Agent based Privilege Management is deadAnirban Banerjee
There are a significant number of enterprises that are moving to the cloud, private or public. In one way or the other enterprises have either moved away or are moving away from the on premise models of applications and server cluster deployments. Only very few highly regulated legacy applications and servers continue to hold their ground in terms of being not migrate-able. The Onion ID team is at AWS:Reinvent 2016 and Gartner IAM 2016 Summit – Please feel free to schedule a time to talk with us.
Tradition is meant to be broken
The traditional way to deploy security on applications and boxes has been to provide SDKs, APIs and binaries. Essentially code that needs to work with the application or server being protected. In this article we are going to discuss some of the pitfalls of this approach and what might be an alternative to deploying security and not tearing hair out at the same time.
Are agents all bad?
Certainly not! Agents deployed on application servers and various other pieces of infrastructure fulfill a very specific role. This role spans two areas – reporting/observing and enforcement.
Reporting or Observing is akin to keeping tabs on usual and unusual activity on machines that your employees are using. The stress being on the unusual activity part. Also, optimization and efficiency sneak into the picture when we talk about reporting and observing. The data generated by agents can often times be used for anything and everything from Inventory analysis, CPU usage, RAM usage, ID’ing applications that re crashing – nearly anything you can think of.
Enforcement deals with pushing out policies and procedures that you have set up for your employees. These can range from simple things like – no installation of software is allowed to specific Microsoft AD changes are not allowed. Its a spectrum of do’s and don’ts that you can specify. The job of the agent is to work seamlessly with the OS and implement what you desire.
Why agents are not right for Cloud First companies
When installing agents for managing what an employee can do or cannot do you need to keep in mind certain considerations:
- Does the agent work with every version of OS you have in the enterprise?
- Does the agent work with mobile devices?
- Does the agent work with all browsers?
- Does the agent work with all standard 3rd party libraries that you are using on your machines?
and on and on and on
Agents have proved their value over the last many years, however its time to pause and reflect. What architectures were in place when these agent based solutions were developed?, what was the use case? etc. You’ll find soon enough that the reason agents worked, and worked well was because the entropy of what is happening inside your organization was lower 10 years ago than today.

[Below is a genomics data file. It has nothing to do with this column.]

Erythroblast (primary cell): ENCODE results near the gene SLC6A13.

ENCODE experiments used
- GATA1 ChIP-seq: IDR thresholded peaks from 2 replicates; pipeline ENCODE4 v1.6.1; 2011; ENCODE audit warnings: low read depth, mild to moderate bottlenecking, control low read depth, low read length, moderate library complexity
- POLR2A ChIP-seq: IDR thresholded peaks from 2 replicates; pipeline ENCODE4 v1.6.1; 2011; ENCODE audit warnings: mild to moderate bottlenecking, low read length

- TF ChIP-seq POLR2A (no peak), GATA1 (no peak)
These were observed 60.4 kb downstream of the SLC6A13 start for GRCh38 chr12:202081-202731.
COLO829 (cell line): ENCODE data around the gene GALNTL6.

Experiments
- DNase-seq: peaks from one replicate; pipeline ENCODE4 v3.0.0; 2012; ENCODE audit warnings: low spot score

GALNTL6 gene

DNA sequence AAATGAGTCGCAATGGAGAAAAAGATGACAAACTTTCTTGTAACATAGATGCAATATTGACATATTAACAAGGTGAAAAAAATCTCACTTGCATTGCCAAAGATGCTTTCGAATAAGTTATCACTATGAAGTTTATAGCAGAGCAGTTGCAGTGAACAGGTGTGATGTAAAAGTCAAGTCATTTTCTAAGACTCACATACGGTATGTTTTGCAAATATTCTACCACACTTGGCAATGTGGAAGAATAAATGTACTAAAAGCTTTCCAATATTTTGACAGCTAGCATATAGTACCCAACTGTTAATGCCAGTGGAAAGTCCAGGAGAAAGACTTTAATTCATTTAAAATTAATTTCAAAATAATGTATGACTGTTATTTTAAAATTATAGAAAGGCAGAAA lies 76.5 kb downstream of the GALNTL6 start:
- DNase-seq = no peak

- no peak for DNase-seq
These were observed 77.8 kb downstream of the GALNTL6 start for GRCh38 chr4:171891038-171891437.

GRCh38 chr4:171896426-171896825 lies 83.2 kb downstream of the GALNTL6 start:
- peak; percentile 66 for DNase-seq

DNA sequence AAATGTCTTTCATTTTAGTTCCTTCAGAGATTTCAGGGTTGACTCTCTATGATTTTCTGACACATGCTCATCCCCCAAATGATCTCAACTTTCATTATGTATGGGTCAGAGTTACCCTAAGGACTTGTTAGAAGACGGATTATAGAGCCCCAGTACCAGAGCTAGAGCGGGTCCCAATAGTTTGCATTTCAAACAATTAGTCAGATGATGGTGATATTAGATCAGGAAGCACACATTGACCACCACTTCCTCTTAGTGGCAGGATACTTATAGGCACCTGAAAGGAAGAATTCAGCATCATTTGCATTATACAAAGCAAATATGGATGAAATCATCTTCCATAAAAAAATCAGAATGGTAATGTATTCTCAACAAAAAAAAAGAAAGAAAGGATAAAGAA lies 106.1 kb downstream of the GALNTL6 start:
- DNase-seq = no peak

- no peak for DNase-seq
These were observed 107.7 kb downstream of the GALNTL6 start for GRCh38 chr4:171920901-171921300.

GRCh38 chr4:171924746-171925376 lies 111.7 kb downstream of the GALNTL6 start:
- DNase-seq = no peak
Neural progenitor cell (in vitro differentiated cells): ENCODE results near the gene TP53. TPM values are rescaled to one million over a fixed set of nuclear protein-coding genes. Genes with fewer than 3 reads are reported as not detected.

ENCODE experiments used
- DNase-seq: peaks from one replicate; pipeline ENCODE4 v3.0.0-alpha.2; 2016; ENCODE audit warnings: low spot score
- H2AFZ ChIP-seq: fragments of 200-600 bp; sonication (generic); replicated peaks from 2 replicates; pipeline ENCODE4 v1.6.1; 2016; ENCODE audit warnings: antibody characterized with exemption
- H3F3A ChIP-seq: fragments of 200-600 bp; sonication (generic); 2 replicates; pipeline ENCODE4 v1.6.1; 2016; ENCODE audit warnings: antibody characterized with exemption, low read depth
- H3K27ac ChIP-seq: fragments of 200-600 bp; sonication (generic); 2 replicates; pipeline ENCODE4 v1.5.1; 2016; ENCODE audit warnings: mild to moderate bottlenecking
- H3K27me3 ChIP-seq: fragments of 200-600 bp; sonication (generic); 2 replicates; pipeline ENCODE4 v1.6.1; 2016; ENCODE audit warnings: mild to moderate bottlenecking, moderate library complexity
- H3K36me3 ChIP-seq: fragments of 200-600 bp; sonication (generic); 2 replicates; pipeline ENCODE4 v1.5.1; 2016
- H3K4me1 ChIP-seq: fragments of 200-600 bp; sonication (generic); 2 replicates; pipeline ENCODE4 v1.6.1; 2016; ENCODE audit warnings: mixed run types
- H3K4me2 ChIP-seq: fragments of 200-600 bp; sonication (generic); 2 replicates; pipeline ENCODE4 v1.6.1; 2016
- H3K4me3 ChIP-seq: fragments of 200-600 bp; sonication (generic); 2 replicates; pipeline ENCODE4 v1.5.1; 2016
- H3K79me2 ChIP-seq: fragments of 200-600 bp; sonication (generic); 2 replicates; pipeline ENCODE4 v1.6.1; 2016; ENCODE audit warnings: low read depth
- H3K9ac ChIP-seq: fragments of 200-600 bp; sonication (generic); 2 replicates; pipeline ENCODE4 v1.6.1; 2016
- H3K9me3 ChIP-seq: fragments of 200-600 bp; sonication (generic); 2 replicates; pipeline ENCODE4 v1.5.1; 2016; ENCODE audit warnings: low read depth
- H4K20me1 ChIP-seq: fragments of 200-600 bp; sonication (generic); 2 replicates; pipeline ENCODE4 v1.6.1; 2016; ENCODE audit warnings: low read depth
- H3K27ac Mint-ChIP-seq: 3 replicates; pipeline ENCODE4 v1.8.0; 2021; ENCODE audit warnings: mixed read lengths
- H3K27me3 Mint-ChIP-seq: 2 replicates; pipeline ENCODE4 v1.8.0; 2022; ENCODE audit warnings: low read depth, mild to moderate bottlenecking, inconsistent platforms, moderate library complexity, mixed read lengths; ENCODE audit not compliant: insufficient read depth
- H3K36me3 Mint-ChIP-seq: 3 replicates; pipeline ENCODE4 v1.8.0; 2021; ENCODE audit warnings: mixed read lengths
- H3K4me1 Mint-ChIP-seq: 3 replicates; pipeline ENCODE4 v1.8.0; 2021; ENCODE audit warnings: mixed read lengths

Try a simple exercise – Go to your SIEM, MDM, Casper/JAMF, SCCM, Salt Stack, Puppet… configuration management tool and list out the various types of devices you can see. You’ll find at least a couple of varieties of mobile devices, multiple versions of windows and many flavors of *nix around. Compare this to the tight control people employed years ago – a lot of employees just had Win XP across the board.
In the age of high entropy – where infrastructure and services come and go in seconds the age of agents is over. Ask yourself this question – will you wait for 30 secs to configure an agent on a server that you want to use for 2 month for your workload that is spiking? Furthermore – what does an agent do to your build and release process? Why not talk to your DevOps, SecOps, and Developers – ask them how they feel about agents on the boxes where they push code, run integration tests on, manage and patch. From my conversations – any company that has a serious DevOps team is not going to go with an agent based approach. Simply put agents reduce the speed at which companies can move. Now. don’t get me wrong – agents might still be ok for certain types of companies – very large enterprises that have complete control over every single piece of equipment they own, with a low rate of change.
Time spent debugging issues caused by agents